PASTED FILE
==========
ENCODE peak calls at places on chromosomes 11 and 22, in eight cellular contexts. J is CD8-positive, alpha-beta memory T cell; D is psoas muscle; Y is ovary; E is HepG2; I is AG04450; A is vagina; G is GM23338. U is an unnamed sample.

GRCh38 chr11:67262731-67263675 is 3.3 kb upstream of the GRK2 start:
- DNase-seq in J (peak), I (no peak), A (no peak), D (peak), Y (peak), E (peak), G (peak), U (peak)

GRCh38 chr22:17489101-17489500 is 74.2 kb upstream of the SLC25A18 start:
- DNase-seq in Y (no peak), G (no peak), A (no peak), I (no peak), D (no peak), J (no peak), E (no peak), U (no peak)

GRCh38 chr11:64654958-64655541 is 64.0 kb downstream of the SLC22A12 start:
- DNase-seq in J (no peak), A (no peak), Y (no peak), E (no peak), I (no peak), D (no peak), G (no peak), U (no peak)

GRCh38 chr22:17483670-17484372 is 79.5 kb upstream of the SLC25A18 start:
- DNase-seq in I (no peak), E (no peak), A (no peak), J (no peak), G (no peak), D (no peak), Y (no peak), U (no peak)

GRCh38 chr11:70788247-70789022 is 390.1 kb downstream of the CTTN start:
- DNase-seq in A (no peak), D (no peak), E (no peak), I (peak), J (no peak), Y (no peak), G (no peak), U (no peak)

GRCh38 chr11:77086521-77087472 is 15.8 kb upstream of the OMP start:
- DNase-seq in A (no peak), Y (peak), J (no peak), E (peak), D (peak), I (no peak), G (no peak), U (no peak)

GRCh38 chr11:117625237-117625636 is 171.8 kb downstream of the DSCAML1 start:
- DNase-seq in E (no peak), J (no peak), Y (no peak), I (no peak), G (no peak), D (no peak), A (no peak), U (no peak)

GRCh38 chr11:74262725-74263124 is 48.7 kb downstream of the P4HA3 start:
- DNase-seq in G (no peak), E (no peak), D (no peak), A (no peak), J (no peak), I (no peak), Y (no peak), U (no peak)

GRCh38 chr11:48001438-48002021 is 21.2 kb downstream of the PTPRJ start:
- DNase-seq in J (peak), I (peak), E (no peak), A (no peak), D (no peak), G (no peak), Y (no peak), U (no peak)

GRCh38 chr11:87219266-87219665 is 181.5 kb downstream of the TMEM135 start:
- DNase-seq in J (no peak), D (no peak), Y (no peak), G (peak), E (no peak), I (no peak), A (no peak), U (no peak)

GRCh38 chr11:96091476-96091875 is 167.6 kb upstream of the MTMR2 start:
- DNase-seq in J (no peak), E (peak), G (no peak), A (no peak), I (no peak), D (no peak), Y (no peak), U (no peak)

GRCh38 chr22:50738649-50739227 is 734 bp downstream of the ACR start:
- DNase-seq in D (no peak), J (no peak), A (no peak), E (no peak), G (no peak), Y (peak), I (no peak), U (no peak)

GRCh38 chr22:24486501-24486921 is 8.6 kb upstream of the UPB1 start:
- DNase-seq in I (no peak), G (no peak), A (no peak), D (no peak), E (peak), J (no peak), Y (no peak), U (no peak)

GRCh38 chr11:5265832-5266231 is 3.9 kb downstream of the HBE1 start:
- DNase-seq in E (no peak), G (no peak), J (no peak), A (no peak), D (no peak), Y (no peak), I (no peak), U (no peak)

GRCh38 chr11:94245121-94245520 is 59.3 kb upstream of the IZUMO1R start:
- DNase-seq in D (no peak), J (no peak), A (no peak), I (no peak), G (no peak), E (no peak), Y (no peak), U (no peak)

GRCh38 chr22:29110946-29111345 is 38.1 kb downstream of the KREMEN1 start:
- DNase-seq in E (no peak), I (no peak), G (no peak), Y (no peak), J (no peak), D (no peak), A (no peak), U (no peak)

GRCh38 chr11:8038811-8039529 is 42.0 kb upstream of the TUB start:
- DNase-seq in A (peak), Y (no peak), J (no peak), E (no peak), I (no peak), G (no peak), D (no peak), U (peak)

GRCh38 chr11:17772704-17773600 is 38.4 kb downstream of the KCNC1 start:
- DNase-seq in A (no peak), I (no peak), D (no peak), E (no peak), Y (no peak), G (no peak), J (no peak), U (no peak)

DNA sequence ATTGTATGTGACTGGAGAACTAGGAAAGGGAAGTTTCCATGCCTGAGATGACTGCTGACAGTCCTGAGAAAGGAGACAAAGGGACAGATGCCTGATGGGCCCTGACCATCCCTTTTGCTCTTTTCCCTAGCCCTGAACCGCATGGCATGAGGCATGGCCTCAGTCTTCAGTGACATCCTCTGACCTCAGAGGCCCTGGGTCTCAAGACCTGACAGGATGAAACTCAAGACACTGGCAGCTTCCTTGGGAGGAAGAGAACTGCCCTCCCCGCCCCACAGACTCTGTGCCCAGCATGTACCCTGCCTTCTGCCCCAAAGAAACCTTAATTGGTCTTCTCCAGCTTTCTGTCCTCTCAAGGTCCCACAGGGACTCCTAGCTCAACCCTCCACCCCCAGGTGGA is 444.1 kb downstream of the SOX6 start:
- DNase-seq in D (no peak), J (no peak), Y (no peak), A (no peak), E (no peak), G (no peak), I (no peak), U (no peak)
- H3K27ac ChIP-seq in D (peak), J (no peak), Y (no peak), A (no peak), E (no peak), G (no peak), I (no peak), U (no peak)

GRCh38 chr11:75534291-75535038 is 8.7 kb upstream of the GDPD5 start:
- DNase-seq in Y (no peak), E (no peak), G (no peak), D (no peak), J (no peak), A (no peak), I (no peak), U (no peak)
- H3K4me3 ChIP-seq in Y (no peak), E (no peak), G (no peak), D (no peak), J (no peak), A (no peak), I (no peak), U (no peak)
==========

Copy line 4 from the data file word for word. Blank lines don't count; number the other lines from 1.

GRCh38 chr22:17489101-17489500 is 74.2 kb upstream of the SLC25A18 start: